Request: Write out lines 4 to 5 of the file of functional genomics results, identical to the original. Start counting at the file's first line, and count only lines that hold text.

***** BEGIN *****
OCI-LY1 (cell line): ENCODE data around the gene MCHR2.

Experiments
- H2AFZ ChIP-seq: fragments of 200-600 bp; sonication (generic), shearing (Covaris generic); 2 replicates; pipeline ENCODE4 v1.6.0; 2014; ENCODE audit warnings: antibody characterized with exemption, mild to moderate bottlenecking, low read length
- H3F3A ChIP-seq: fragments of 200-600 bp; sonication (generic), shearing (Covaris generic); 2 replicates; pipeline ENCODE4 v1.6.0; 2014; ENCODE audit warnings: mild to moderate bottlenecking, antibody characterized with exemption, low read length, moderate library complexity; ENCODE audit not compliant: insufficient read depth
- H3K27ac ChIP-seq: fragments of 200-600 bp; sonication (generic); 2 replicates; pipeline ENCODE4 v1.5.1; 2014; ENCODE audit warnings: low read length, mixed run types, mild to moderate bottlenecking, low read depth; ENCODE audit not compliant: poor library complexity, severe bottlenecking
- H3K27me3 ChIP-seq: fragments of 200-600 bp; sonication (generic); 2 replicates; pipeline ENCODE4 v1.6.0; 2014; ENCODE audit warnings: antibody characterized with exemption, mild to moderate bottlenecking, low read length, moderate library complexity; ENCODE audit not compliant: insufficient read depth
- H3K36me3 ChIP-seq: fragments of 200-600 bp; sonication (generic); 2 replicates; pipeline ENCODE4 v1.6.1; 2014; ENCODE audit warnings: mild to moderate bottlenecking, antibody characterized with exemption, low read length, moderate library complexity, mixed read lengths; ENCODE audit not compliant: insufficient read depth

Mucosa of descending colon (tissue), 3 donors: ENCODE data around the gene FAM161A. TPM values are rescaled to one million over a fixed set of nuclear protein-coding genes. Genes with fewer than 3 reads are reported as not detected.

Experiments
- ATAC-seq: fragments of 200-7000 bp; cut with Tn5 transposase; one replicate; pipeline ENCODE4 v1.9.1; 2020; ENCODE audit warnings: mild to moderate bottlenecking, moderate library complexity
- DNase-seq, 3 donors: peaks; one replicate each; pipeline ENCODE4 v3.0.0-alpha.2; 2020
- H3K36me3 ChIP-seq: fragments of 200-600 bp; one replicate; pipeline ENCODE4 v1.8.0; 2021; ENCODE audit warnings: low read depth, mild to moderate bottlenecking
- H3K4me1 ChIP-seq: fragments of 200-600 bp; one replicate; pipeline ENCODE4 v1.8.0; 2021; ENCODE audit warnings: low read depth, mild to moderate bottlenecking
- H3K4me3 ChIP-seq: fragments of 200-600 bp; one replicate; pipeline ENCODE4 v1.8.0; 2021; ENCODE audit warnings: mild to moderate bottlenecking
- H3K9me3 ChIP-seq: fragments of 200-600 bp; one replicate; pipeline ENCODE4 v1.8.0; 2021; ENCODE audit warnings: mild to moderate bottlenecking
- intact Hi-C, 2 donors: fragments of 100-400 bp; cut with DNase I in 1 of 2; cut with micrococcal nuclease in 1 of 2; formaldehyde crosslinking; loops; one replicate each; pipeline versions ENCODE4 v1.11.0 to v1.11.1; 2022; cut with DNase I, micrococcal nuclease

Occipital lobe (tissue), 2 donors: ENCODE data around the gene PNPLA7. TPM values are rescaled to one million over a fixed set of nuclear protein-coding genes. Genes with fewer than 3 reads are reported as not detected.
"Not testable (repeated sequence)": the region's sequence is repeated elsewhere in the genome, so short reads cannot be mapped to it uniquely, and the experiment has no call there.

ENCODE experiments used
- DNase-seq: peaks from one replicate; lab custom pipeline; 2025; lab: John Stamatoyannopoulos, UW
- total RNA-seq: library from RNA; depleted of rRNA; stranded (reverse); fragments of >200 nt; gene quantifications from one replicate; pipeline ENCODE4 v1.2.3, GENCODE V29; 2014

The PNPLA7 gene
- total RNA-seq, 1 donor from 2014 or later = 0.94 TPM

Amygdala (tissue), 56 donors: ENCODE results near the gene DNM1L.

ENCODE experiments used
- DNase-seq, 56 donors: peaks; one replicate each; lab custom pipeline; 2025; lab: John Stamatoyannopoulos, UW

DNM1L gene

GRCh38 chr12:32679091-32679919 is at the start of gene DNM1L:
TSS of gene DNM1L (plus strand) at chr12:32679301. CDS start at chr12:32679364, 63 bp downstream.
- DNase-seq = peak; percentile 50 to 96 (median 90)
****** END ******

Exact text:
- H3F3A ChIP-seq: fragments of 200-600 bp; sonication (generic), shearing (Covaris generic); 2 replicates; pipeline ENCODE4 v1.6.0; 2014; ENCODE audit warnings: mild to moderate bottlenecking, antibody characterized with exemption, low read length, moderate library complexity; ENCODE audit not compliant: insufficient read depth
- H3K27ac ChIP-seq: fragments of 200-600 bp; sonication (generic); 2 replicates; pipeline ENCODE4 v1.5.1; 2014; ENCODE audit warnings: low read length, mixed run types, mild to moderate bottlenecking, low read depth; ENCODE audit not compliant: poor library complexity, severe bottlenecking